For some unfathomable reason, Barack Obama failed to put ICT4D front and centre in his campaign for the US presidency. So what can we divine as the possible impact of his White House years on our field?
In general terms, things look good. He “gets” new technology in a way no predecessor has. And, not least because of his family background and work on Africa with the Senate Foreign Relations Committee, he may also “get” development more than any predecessor.
What about specifics? At this stage, there are no ICT4D specifics but his policy stances can tell us a little more, in at least three areas:
a) Technology: technology figured in some depth as an identified issue for both candidates (something hard to imagine in the UK, say). There are pledges to give greater priority to next-gen ICT infrastructure and to ICT usage in government (with a particular emphasis on e-transparency) and in health care. He supports network neutrality, a particular US issue, which suggests he would not be averse to regulating to promote competition in ICT markets. There are also swipes – especially at China – on piracy and on barriers to export of US technology goods/services.
b) Trade: pledges to open markets and stop unfair subsidies abroad (no mention of the US doing the same!), to end tax breaks for US firms sending jobs abroad, and to give tax credits to those who increase the ratio of US:non-US workers.
c) Foreign Policy/Development: double US aid from US$25bn per year to US$50bn per year by 2012; fund debt cancellation; invest in the AIDS/Tuberculosis/Malaria Global Fund, and Global Education Fund. Plus a range of actions on African prosperity around agriculture, SMEs, access to green technology, and access to US markets and investment.
Do pledges to support ICTs and to support development add up to a likely boost for ICT4D? We’ll have to wait and see but there are some cautionary notes:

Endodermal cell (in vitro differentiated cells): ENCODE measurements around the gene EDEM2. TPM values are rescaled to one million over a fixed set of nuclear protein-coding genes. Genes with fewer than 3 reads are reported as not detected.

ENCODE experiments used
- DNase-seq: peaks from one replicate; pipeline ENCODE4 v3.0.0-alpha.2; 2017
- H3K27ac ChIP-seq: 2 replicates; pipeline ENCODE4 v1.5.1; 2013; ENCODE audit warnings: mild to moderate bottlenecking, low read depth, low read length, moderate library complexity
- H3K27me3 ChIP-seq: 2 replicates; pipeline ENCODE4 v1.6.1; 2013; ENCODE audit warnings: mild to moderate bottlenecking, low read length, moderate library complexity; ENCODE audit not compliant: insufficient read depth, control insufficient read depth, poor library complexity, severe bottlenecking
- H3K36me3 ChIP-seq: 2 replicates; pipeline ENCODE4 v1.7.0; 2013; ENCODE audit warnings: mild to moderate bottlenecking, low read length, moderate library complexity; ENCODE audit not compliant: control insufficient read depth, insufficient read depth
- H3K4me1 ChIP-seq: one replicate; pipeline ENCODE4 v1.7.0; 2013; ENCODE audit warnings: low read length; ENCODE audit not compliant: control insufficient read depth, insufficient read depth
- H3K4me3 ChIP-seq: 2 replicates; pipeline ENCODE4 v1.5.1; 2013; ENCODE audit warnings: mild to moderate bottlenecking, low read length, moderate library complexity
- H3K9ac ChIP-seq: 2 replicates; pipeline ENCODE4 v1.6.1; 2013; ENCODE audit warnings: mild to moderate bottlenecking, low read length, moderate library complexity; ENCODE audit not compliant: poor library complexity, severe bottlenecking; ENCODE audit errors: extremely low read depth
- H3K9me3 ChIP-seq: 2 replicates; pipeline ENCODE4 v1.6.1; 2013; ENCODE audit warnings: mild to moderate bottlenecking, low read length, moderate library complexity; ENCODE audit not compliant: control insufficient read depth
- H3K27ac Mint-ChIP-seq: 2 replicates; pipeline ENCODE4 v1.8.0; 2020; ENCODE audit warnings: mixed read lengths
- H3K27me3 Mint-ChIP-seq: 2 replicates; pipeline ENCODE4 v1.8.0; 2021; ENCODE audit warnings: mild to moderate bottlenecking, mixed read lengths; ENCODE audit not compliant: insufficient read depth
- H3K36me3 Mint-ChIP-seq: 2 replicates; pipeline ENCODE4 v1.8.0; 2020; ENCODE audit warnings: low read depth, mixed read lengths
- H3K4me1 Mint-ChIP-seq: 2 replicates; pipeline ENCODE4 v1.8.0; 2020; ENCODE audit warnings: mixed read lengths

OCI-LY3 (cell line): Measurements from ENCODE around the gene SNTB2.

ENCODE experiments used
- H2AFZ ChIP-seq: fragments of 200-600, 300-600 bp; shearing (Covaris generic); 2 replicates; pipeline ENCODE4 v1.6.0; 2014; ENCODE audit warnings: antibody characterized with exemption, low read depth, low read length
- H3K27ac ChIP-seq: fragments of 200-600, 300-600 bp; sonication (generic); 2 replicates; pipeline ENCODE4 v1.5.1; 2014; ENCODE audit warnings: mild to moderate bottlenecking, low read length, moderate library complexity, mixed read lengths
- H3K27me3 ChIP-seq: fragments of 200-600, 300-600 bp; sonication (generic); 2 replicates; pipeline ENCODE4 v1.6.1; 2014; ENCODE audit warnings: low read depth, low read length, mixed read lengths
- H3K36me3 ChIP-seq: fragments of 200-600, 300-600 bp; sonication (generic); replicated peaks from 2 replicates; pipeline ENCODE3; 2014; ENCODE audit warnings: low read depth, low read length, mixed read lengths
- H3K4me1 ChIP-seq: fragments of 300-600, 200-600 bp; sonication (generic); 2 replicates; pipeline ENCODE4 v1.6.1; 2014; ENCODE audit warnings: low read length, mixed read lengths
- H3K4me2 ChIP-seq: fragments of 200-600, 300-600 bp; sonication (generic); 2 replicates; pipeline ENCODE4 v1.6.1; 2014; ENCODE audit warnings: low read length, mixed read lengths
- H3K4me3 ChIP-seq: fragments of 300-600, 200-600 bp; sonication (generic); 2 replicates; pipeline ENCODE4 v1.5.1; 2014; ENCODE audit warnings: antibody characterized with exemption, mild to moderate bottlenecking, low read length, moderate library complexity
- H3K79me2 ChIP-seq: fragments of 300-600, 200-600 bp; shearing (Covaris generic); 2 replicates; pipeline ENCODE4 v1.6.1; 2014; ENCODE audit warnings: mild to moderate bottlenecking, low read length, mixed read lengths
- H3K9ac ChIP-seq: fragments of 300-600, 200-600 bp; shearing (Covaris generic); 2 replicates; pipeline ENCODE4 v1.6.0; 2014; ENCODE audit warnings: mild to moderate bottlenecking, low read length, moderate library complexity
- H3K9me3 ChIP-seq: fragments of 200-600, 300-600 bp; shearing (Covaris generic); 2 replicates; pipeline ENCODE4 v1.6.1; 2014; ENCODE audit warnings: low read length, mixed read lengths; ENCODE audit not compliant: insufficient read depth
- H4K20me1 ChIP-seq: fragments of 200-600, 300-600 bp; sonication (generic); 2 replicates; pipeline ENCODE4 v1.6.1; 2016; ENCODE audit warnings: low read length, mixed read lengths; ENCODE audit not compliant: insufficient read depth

a) More enthusiasm flows around green technologies than around ICTs; including a spillover into development policy.
b) When asked what pledges might not get implemented, the only one Joe Biden mentioned was the one on doubling the aid budget which they “might have to slow down”.
c) Although not explicitly against free trade, there are some rumblings in trade and technology policy that remind us of Democrats’ association with protectionism. This might be bad for the IT outsourcing that has been so important in Asia and which some hold out as a possible export plank for “next-tier” nations, including some in Africa.
Perhaps above all for ICT4D – as in all the other policy and practice domains – our reflections in 2012 may be how, compared with exuberant expectations, relatively little actually changed. For now, though, I’m going to remain cautiously optimistic and see this as one more sign that 2008 is signalling an uptick in ICT4D’s fortunes.
One final thought is that there may be a “do as I do” impact not from Obama’s policies but from his campaigning; campaigning that managed to scale up the interactive networking style of a community-organising approach to a national scale by using the power of the Internet. As yet, such a thing might only be possible in America. But it does suggest that “e-democracy” has a great potential; one that is largely untapped in most developing countries.